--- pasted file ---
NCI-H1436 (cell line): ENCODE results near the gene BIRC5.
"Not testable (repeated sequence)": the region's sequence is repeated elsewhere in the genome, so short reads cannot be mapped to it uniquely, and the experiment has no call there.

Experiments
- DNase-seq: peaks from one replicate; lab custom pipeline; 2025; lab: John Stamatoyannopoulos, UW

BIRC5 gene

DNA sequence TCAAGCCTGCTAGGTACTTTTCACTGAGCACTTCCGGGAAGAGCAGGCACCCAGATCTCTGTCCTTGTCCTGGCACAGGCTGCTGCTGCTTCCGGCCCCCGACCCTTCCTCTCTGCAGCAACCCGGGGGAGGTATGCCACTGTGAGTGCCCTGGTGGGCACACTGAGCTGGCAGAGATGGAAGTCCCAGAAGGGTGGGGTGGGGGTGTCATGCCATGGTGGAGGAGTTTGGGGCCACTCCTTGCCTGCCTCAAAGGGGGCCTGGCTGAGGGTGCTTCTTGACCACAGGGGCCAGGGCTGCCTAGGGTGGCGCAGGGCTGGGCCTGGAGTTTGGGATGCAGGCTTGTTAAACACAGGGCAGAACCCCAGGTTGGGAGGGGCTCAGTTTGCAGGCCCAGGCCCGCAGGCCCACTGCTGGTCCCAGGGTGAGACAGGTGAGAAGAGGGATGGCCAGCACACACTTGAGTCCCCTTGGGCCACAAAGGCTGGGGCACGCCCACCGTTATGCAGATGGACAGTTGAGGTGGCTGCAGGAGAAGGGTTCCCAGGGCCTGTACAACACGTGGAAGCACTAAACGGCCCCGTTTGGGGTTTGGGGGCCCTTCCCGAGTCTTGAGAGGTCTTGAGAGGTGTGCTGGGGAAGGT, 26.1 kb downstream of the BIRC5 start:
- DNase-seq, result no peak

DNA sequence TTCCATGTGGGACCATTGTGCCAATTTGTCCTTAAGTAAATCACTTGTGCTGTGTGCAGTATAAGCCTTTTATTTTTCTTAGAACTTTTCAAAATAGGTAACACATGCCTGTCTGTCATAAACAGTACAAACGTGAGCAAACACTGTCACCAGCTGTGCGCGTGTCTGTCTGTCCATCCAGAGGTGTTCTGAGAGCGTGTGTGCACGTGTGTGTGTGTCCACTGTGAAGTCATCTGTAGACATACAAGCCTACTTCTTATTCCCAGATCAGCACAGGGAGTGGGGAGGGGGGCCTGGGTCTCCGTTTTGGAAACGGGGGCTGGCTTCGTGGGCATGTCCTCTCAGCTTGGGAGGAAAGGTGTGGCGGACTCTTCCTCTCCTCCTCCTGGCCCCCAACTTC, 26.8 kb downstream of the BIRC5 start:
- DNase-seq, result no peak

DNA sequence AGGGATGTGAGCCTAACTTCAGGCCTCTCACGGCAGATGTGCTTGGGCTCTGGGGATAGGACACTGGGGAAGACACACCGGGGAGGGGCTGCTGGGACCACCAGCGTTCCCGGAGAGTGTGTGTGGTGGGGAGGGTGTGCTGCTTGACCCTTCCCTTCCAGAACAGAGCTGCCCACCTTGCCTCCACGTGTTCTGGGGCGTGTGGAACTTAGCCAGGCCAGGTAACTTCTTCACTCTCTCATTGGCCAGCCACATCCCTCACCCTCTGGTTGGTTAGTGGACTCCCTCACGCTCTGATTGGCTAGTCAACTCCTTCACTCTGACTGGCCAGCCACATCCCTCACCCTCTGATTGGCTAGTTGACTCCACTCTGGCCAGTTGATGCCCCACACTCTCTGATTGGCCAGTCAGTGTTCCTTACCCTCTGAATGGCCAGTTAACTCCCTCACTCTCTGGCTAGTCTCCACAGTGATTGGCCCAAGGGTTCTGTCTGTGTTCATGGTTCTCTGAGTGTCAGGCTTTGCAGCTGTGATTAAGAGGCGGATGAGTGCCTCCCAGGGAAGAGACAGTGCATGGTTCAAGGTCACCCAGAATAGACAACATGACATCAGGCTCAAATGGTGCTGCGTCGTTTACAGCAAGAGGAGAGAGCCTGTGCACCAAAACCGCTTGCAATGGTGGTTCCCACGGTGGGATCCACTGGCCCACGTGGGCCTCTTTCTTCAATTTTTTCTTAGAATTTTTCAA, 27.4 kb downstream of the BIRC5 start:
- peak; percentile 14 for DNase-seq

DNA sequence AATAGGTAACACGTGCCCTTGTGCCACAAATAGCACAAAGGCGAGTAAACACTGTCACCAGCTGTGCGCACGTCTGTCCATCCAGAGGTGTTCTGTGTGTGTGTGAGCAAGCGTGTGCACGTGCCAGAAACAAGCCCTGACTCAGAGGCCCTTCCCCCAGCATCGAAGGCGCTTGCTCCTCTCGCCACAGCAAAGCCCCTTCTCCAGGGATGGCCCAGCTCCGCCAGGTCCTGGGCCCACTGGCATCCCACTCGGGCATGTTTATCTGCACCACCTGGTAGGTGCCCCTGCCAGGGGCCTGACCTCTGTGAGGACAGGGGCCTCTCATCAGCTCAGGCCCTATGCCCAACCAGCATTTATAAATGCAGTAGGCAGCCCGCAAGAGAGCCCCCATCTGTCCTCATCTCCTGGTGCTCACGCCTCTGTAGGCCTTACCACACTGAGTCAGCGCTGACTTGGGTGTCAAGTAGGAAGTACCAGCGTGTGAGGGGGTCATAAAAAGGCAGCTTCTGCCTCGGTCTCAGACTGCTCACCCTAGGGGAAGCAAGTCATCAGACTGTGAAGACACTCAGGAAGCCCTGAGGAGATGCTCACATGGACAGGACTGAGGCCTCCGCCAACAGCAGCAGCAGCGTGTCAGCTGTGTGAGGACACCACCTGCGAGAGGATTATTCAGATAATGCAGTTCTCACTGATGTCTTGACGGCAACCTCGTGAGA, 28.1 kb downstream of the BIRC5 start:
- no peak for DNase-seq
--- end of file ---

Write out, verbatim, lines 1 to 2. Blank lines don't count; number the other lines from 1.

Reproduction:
NCI-H1436 (cell line): ENCODE results near the gene BIRC5.
"Not testable (repeated sequence)": the region's sequence is repeated elsewhere in the genome, so short reads cannot be mapped to it uniquely, and the experiment has no call there.